The ringgit made significant ground against the greenback last Friday, appreciating 0.5% to trade as low as 4.1638 against the week prior
by MARK RAO/ pic by TMR GRAPHIC
THE ringgit is expected to trade around the 4.16 mark in the near term, supported by lower US interest rates and a weaker dollar, though headwinds remain in the form of slowing economic growth.
Malaysia’s local note made significant ground against the greenback last Friday, appreciating 0.5% to trade as low as 4.1638 against the week prior.
The bulk of the gains were noted after the US Federal Reserve (Fed) lowered its benchmark interest rate for the third time in 2019, as the central bank hinted this could be the last cut for the year.
Bank Islam Malaysia Bhd chief economist Dr Mohd Afzanizam Abdul Rashid said the ringgit could find support as the Fed is seen as taking a somewhat aggressive approach towards monetary policy accommodation.
“Based on technical readings, the current support level stood at 4.1628 per US dollar,” he told The Malaysian Reserve (TMR) last week.
“The US dollar-ringgit exchange rate could gyrate around this level in the immediate term.”
Continued US dollar weakness, arising from Beijing pouring cold water over prospects of a long-term US-China trade deal materialising and larger concerns over economic growth, will also bolster the ringgit’s performance.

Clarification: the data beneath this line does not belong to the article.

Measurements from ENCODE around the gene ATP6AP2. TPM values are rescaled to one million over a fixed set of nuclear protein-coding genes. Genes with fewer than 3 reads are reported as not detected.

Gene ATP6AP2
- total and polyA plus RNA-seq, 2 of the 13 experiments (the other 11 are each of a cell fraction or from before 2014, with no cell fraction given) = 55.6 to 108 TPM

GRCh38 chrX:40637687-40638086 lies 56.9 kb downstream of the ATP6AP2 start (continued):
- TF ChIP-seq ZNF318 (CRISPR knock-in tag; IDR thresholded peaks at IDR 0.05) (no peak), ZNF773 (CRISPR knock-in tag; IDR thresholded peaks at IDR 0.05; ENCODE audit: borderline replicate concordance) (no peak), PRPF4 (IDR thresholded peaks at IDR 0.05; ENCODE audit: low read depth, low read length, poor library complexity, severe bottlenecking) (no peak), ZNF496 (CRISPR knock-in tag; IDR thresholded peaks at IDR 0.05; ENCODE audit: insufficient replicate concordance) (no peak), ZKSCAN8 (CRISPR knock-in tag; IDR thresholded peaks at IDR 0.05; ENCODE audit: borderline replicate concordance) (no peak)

This could be a big week for the foreign-exchange (forex) market as Bank Negara Malaysia (BNM) is to decide on its own monetary course when its Monetary Policy Committee meets tomorrow.
After having lowered the Overnight Policy Rate by 25 basis points to 3% in May, there are growing expectations that BNM will opt to keep the benchmark lending rate steady for now.
This could see an uptick in demand for Malaysian assets by traders hunting for higher yields amid the slowdown being observed across financial markets.
Weak domestic economic data, however, could force the central bank’s hand to take an easing bias to bolster the local economy.
Malaysia’s Producer Price Index (PPI) fell 2.4% year-on-year in September, while weakness in the export sector is expected to persist.
Further weakness in the Chinese economy will adversely impact Malaysia due to the trade exposure to Beijing.
China is Malaysia’s largest trading partner behind Singapore, contributing to 13.6% or RM89.04 billion of Malaysia’s exports from January to August this year.
Oanda Corp senior market analyst for Asia Pacific Jeffrey Halley expects BNM to cut interest rates for the second time this year, especially after Malaysia’s PPI sunk 2.4% — a very bad print for the country.
A cut in the lending rate is not necessarily bad for the ringgit as this would spur on the Malaysian economy and potentially result in an uptick in domestic consumption.
“Malaysia can only mollify the trade war and slowdown effects to some extent as a smaller economy among some very big fish,” Halley told TMR.
“The best way to do that in the short to medium term is a combination of monetary and fiscal stimulus.”